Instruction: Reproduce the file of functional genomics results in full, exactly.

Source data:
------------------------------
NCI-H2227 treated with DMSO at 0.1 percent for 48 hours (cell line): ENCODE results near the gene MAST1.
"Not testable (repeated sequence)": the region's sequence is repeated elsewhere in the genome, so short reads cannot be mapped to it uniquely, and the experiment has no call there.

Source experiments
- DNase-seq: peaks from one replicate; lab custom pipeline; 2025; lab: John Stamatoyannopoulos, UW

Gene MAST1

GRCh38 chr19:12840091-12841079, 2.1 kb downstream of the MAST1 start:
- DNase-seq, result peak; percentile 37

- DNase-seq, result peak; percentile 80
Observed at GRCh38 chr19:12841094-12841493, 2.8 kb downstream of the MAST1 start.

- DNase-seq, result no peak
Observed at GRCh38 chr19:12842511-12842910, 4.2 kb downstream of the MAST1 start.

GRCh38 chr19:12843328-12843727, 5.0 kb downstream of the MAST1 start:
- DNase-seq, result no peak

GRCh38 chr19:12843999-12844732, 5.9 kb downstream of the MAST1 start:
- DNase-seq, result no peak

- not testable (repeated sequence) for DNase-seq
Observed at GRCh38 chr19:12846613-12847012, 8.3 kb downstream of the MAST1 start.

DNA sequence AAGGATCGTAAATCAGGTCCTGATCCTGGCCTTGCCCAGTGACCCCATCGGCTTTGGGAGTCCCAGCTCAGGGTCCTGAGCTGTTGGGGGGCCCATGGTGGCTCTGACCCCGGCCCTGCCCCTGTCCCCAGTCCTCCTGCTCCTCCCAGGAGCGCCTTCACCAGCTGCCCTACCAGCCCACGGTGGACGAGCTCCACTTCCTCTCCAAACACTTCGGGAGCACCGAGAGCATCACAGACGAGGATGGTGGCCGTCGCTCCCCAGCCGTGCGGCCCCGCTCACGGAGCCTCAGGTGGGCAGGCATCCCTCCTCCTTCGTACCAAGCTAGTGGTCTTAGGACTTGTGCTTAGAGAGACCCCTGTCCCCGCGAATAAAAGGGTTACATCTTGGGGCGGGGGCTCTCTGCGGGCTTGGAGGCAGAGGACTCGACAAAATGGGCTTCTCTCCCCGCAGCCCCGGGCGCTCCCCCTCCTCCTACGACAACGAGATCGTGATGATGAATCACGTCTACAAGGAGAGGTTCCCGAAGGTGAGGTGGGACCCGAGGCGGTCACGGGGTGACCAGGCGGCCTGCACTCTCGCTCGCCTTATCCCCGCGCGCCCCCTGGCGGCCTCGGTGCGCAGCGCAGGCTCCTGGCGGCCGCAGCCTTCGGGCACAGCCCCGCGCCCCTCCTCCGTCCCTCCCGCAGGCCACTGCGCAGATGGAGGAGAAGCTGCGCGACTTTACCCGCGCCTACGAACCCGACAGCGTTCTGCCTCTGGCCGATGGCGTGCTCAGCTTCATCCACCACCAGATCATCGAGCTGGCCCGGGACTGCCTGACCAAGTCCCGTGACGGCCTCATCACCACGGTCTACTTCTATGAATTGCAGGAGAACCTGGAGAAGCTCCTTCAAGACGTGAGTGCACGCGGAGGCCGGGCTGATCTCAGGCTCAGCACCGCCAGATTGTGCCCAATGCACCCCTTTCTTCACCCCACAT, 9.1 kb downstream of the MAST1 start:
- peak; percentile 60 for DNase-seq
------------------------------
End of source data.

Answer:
NCI-H2227 treated with DMSO at 0.1 percent for 48 hours (cell line): ENCODE results near the gene MAST1.
"Not testable (repeated sequence)": the region's sequence is repeated elsewhere in the genome, so short reads cannot be mapped to it uniquely, and the experiment has no call there.

Source experiments
- DNase-seq: peaks from one replicate; lab custom pipeline; 2025; lab: John Stamatoyannopoulos, UW

Gene MAST1

GRCh38 chr19:12840091-12841079, 2.1 kb downstream of the MAST1 start:
- DNase-seq, result peak; percentile 37

- DNase-seq, result peak; percentile 80
Observed at GRCh38 chr19:12841094-12841493, 2.8 kb downstream of the MAST1 start.

- DNase-seq, result no peak
Observed at GRCh38 chr19:12842511-12842910, 4.2 kb downstream of the MAST1 start.

GRCh38 chr19:12843328-12843727, 5.0 kb downstream of the MAST1 start:
- DNase-seq, result no peak

GRCh38 chr19:12843999-12844732, 5.9 kb downstream of the MAST1 start:
- DNase-seq, result no peak

- not testable (repeated sequence) for DNase-seq
Observed at GRCh38 chr19:12846613-12847012, 8.3 kb downstream of the MAST1 start.

DNA sequence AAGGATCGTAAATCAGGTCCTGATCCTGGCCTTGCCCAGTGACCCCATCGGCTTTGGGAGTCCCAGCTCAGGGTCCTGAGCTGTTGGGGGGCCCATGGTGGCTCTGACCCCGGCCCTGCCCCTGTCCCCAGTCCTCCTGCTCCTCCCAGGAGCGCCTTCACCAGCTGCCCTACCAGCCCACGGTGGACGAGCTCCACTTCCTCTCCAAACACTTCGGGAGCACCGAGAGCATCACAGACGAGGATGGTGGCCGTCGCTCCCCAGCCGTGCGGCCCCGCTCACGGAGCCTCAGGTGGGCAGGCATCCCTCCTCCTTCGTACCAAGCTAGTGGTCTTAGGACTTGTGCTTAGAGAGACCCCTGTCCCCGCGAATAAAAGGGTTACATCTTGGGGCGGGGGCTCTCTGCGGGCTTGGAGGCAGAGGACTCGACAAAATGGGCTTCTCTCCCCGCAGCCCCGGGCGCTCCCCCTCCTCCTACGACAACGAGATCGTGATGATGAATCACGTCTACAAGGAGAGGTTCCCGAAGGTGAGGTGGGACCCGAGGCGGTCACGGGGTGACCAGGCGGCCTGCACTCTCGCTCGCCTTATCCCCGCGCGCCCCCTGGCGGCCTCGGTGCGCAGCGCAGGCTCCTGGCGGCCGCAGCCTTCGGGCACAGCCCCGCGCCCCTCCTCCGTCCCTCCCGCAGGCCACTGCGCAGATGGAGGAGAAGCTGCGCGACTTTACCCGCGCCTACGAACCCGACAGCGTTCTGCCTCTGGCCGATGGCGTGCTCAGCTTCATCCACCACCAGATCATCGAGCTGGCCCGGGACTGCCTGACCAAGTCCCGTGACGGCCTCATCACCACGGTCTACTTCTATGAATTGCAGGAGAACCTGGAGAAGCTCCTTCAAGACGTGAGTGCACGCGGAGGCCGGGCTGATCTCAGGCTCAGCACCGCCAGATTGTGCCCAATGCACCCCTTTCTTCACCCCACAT, 9.1 kb downstream of the MAST1 start:
- peak; percentile 60 for DNase-seq